Moringa plants are indigenous to parts of northeast Africa and India. There are 13 species in the genus Moringa, ranging from flowers to shrubs, but by far the most well-known is the tree Moringa oleifera. All parts of this tree can be used, whether for food, fiber or medications.
Moringa trees are small- to medium-sized, slender trees with thin, arching branches. They grow to a maximum height of about 30 feet and bloom with clusters of creamy white flowers. The green leaves comprise small, ovate leaflets. The long, brown seed pods contain about 20 seeds.
Moringa oleifera trees are very hardy. They will grow on just about any type of soil and will bloom on average about eight months after being planted. Although these are tropical trees, they can survive brief periods of frost. Moringa trees are drought-tolerant and do not do well if planted in very wet soil or where standing water develops. The deep roots that help them survive periods of drought are also adept at pulling nutrients from the soil. For that reason, they do not need to be fertilized.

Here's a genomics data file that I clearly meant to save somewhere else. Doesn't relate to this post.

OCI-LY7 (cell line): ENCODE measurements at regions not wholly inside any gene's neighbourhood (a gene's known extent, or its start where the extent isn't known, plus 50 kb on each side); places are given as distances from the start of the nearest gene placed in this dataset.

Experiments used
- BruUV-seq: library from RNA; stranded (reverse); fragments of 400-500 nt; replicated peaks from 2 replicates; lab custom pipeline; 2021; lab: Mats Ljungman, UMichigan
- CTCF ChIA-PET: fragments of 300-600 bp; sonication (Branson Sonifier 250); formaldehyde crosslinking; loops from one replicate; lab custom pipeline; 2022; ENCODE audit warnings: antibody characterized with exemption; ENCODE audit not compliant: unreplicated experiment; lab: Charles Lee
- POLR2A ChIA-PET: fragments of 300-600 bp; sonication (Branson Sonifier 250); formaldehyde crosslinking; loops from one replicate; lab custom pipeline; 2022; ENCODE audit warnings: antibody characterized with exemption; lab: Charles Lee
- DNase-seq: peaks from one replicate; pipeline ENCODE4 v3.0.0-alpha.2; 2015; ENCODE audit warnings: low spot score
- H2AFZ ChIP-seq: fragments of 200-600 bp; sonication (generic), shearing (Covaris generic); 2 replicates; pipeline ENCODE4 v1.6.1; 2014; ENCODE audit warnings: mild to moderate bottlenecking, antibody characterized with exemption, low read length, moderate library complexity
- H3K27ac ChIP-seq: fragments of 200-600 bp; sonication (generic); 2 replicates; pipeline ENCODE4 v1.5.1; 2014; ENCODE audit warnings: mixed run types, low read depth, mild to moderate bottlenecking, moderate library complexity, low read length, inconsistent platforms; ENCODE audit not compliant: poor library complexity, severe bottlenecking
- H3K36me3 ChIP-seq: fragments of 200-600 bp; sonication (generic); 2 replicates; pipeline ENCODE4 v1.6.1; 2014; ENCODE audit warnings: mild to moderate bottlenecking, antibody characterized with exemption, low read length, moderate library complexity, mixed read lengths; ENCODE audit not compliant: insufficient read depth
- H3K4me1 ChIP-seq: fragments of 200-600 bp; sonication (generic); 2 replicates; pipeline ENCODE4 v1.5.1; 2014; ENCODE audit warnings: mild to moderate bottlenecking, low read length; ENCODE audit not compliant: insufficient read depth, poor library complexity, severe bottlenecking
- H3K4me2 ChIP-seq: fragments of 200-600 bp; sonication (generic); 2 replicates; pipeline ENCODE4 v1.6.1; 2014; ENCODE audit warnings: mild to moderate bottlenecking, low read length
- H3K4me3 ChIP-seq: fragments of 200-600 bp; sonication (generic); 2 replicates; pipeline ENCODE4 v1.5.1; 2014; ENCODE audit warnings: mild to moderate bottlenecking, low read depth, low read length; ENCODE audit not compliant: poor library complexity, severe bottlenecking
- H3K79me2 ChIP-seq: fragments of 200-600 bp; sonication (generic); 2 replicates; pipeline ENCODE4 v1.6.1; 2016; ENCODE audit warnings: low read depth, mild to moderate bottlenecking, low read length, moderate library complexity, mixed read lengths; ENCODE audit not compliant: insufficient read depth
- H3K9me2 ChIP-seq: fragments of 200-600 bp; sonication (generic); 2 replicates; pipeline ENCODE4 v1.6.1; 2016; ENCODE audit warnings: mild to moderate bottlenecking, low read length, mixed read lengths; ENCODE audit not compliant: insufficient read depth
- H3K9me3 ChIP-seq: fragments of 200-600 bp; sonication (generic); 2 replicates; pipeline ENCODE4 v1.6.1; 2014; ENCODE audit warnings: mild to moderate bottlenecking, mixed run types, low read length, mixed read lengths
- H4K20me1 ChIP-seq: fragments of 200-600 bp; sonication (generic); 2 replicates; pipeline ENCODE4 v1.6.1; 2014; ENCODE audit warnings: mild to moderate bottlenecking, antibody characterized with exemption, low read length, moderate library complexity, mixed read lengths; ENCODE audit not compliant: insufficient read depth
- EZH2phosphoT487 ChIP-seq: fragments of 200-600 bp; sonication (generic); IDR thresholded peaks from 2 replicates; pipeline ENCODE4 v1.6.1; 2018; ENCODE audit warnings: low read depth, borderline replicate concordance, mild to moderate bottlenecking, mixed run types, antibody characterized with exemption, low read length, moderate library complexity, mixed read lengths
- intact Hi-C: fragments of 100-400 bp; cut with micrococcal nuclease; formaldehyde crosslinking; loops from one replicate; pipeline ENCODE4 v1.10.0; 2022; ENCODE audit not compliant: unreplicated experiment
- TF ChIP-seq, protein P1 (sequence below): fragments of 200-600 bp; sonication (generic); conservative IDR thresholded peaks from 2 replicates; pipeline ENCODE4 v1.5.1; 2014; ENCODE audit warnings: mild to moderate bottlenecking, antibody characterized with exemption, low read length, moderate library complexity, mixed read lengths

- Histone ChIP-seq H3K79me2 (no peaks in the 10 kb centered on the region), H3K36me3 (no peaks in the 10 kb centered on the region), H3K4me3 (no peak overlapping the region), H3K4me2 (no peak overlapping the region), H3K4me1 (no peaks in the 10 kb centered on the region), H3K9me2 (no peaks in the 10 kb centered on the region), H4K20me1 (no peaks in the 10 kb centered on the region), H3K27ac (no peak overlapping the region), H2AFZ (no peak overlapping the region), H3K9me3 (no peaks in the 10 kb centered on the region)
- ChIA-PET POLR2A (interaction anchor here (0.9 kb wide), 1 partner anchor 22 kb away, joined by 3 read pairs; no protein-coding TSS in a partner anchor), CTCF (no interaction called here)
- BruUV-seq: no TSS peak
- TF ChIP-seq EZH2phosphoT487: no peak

Root rot may occur if the soil is waterlogged. In severe cases, the tree could die due to damaged roots. Mites and other insect pests may infest the tree, but this is usually not life-threatening. These bugs can damage the leaves, however, which greatly reduces the health benefits of the tree.
The leaves of the moringa tree are packed with beneficial essential oils and vitamins. They contain more vitamin C than oranges, more calcium than milk and more vitamin A than carrots. The root is often ground for a horseradish sauce. In addition, the ground root of the tree is traditionally used as a diuretic. The seeds contain an oil that never gets rancid and is often used as a topical ointment by local populations.